Monday, March 27, 2017
Review: Hilarious parody of Broadway’s great musicals at Women’s Theater Company
The Women’s Theater Company is currently presenting Musical of Musicals (The Musical), written by Joanne Bogart (lyrics) and Eric Rockwell (music), The production is billed as “a hilarious satire of musical theatre.” Guess what? It is…hilarious, it is…a satire, it is…a parody of the classics of musical theatre. If these composers and their shows mean nothing to you----Rodgers and Hammerstein, Stephen Sondheim, Kander and Ebb, Andrew Lloyd Webber, and Jerry Herman, then you may fail to appreciate the clever, funny parody presented in The Musical of Musicals (The Musicals)
One of our best area directors (and choreographers) Lauren Moran Mills has produced a truly superior production of The Musical of Musicals (The Musicals)…truly the equal to the best of “Off-Broadway.” Where has this musical gem been hiding? (more later). The creators (and original NY cast members), Joanne Bogart and Eric Rockwell, tell the story of the young ingénue who is constantly repeating to her villainous, lecher of a landlord (aren’t they all?) the classic line of a struggling actress (aren’t they all) ‘I can’t pay the rent!’ The sad tale, always with a happy ending, is told five times via an oh so clever parody of the five composers.
In each, 15 to 20 minute, segment we have four characters, the aforementioned ingénue and landlord, plus the young leading man and the older woman. The cast is wonderful; the young actress is nicely played by the fine voiced, attractive newcomer Jenna Rose (Ravenda); the young man Billy, the hero of the piece, is another newcomer, Zachary Mazouat. He is perfect in this role of the imperfect, slightly bumbly, suitor who charms his way to victory (translation: He gets the girl).
Now we come to the two professionals in the cast: the landlord, played with considerable gusto, by another area favorite, Scott McGowan. Scott nails the dastardly villain in his own parody of the baddie from the melodrama The Damsel in Distress. Billed as the Matron, or older woman, is the exceptionally talented, Patricia Durante. Barbara Krajkowski, a certified NJ theater treasure, Artistic Director of the WTC, first introduced us to Patricia several seasons ago in Enchanted April. Since then she has earned ‘standing ovations’ on stages throughout the NY, NJ and PA region. We bestowed a New Jersey Footlights ‘Best Actress’ award for her Always, Patsy (Patsy Cline), also, produced by Barbara and the WTC. Her broad impersonations of Marlene Dietrich and Gloria Swanson are comedy gems.Both Scott and Patricia display great ability to perform with tongues firmly planted in their cheeks. Their obvious pleasure in these roles contributes immensely to the fun.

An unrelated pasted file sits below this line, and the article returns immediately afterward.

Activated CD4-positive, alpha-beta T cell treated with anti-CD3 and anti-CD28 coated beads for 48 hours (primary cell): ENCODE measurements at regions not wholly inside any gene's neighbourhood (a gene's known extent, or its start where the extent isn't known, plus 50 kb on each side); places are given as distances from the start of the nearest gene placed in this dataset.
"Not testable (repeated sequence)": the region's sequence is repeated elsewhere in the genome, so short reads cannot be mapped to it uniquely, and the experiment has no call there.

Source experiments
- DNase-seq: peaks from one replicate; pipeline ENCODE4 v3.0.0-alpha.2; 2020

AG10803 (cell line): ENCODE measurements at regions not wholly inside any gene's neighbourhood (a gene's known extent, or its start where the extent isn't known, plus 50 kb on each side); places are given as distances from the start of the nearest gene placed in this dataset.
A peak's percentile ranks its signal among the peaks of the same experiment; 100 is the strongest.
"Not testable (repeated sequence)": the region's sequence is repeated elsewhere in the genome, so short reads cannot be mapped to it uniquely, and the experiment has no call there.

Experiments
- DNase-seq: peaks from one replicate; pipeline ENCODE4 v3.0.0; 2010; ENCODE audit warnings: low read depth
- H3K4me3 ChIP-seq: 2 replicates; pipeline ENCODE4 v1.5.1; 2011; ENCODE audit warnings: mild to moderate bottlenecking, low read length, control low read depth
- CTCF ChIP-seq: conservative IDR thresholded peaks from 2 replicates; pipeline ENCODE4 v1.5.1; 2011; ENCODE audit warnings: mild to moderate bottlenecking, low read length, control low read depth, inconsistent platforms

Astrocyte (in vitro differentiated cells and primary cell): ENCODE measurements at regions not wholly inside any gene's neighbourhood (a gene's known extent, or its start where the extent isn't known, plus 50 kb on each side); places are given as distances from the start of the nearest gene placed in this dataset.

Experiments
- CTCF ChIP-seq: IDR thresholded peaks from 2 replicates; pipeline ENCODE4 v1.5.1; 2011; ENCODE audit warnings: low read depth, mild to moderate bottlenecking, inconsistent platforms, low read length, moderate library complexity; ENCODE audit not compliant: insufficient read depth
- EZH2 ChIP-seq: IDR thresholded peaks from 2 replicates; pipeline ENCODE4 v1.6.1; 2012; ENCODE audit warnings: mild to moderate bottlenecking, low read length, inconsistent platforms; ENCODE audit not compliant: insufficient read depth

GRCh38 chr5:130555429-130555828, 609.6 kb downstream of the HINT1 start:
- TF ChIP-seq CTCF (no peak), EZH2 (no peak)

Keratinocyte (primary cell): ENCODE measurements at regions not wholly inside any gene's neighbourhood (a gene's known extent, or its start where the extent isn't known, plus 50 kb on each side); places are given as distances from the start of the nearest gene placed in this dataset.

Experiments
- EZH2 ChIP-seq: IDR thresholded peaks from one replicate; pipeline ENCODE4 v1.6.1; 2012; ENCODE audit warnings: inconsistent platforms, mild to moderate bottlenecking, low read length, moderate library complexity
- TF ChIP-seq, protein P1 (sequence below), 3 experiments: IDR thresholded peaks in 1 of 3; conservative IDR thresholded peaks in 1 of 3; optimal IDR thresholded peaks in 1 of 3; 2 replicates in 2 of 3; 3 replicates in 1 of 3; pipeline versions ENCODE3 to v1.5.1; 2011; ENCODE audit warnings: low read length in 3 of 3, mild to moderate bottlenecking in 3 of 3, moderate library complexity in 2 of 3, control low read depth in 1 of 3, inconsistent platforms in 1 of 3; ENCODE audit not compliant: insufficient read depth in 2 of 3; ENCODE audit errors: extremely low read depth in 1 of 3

Now, what is a musical without music? The musical director and lone musician is Deborah Martin. Her piano performance deserves its own round of applause.
The unique fun, for many, in this play is the recognition of the shows and tunes that are being parodied. Thus, we will avoid the temptation to burden you with too much, pleasure robbing, detail. This is a wonderful way to spend two hours. Cast and crew have much to be proud of. Maybe, the best thing I can say to entice you to share in the enjoyment at the little theater in Parsippany, is to reveal that my wife has been on Facebook and the phone sharing her pleasure. Oh yes, you will love the bonus finale.
Reviewed by Rick Busciglio Sunday March 26, 2017
Credits: Cast: Patricia Durante, Scott McGowan, Jenna Rose, Zach Mazouat. Crew: Producing Artistic Director Barbara Krajkowski, Director/Choreographer Lauren Moran Mills, Musical Director Deborah Martin, Stage Manager Regina Novicky Costumes Frances Harrison, and Props Erica Stepper.
The musical premiered off-Broadway on December 16, 2003 at the York Theatre at St. Mark's and ran through October 2, 2004, for a total of 194 performances and 14 previews. (It closed on January 25, 2004 and re-opened on May 24, 2004.) The production was directed and choreographed by Pamela Hunt and featured Joanne Bogart, Craig Fols, Lovette George, and Eric Rockwell. The production was nominated for the Lucille Lortel Award for Outstanding Musical and the Drama Desk Award for Outstanding Musical, Outstanding Featured Actress in a Musical (George), Outstanding Director of a Musical (Hunt), and Outstanding Lyrics (Bogart) and Outstanding Music (Rockwell).
The musical re-opened off-Broadway on February 10, 2005 at the New World Stages V (Dodger Stages) and ran through November 13, 2005. The same director and cast were in the production.
The musical has been performed in regional theater in the United States, in Canberra (Australia - 2009 and Feb 2010), in Canada, and on London's West End. The London production ran from March 31, 2006 through April 22, 2006 at the Sound Theatre.
The Musical of Musicals (The Musical) runs until April 2- Fridays and Saturdays at 8 pm and Sundays at 3 pm. Tickets are $25 for adults and $20 for seniors. To purchase tickets online please visit www.womenstheater.org or call 973 335 3038.
The Women’s Theater Company is located at the Parsippany Playhouse at 1130 Knoll Road, Lake Hiawatha, NJ. For GPS driving directions, please enter the town of Boonton, 07005.
ABOUT WOMEN’S THEATER COMPANY: